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  • by Architecture for Humanity
  • Jun 03, 2013
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This article comes to us via Students Rebuild.

A lot of what we've been discussing on the Students Rebuild Japan blog this year lies somewhere between Recovery and Restoration of the Tohoku area. This month the City of Ishinomaki published the latest reports and plans for the region - spanning all the way to Year H32, and well into the third phase of post-disaster, Reconstruction.

Last week Hiromi and I sat down and leafed through about 70 pages of charts, numbers, maps and diagrams, big ideas, and bullet points, basking in Unfiltered Information. Well, at least I was excited. Excited to see Ishinomaki City's take on reconstruction as compared to the human-scale work I was more familiar with.

  • by Architecture for Humanity
  • May 28, 2013
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On Thursday, May 16th, Architecture for Humanity rocked the casa (with notable guests) in Miami in the latest installation of ABSOLUT X - an experimental art project benefiting the host city's Architecture for Humanity Chapter.

With a focus on music, cocktails and participatory art, each event features a local artist, renowned mixologists and musicians, and an Architecture for Humanity Chapter. After the event, headquarters and chapter members work together to install the featured artist's donated piece in a public location, for all to interact with and admire.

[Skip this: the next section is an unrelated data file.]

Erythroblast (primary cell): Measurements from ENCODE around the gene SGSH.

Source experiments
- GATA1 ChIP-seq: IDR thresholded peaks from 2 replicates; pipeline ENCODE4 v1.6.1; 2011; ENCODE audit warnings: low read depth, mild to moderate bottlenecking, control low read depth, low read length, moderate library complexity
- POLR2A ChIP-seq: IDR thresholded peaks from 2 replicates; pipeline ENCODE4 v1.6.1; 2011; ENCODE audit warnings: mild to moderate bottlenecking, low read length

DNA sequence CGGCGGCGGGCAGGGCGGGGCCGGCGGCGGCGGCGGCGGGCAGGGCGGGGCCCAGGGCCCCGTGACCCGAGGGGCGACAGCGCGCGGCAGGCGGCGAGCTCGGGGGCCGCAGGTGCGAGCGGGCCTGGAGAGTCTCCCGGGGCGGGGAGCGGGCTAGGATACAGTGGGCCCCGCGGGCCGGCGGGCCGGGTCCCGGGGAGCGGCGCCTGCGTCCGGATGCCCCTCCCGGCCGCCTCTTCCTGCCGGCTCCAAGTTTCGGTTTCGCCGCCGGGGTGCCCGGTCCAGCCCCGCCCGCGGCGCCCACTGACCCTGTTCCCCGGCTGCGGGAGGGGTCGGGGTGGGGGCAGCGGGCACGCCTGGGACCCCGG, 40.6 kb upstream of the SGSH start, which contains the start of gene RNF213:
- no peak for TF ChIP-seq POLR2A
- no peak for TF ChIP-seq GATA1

• by Architecture for Humanity
  • May 24, 2013
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Beth Worth is a trustee of Architecture for Humanity London Chapter, responsible for communication and public engagement. Today the chapter helped her take down a series of temporary installations for Clerkenwell Design Week in London - structures reflecting the ethos of Architecture for Humanity, and an elaboration on themes and formats raising awareness for the organization's work and principles.

Somehow, Beth found time this week to talk about the chapter's development and ambitions.

  • by Architecture for Humanity
  • May 23, 2013
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Moore, OK, Mayor Glenn Lewis vowed yesterday, May 22, to pursue an ordinance to require reinforced shelters in every new Moore home. Many of the homes in the decimated town had neither above- nor below-ground shelters, leaving the residents to hide in interior rooms, bathtubs, and closets.

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